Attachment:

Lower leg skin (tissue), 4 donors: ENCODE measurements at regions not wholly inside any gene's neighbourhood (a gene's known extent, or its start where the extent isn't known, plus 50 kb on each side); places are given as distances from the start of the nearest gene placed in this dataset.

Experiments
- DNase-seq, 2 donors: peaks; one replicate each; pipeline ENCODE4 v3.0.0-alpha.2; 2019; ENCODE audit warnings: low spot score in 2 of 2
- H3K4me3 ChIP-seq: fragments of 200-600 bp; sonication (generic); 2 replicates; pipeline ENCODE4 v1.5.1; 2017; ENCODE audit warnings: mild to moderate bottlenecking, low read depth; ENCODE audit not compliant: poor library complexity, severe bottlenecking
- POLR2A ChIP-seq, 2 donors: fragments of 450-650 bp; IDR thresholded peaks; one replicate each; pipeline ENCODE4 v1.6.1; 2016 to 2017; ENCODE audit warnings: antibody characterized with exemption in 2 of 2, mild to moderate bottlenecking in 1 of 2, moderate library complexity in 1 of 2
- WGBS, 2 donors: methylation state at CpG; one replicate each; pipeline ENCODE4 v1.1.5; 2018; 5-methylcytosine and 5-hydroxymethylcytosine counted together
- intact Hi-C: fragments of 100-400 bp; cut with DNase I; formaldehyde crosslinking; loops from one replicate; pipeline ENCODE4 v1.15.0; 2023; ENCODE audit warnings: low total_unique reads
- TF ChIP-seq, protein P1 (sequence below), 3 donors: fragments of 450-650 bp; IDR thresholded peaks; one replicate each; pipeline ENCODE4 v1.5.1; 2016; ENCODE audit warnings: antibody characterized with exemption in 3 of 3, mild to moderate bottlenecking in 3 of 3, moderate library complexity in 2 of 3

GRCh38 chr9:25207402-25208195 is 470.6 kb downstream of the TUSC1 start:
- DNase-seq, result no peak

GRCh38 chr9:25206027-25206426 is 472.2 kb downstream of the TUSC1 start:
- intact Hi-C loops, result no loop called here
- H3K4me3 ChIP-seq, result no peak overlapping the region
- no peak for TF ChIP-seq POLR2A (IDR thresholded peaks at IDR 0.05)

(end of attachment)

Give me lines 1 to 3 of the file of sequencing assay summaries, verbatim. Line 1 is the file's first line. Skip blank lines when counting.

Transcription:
Lower leg skin (tissue), 4 donors: ENCODE measurements at regions not wholly inside any gene's neighbourhood (a gene's known extent, or its start where the extent isn't known, plus 50 kb on each side); places are given as distances from the start of the nearest gene placed in this dataset.

Experiments
- DNase-seq, 2 donors: peaks; one replicate each; pipeline ENCODE4 v3.0.0-alpha.2; 2019; ENCODE audit warnings: low spot score in 2 of 2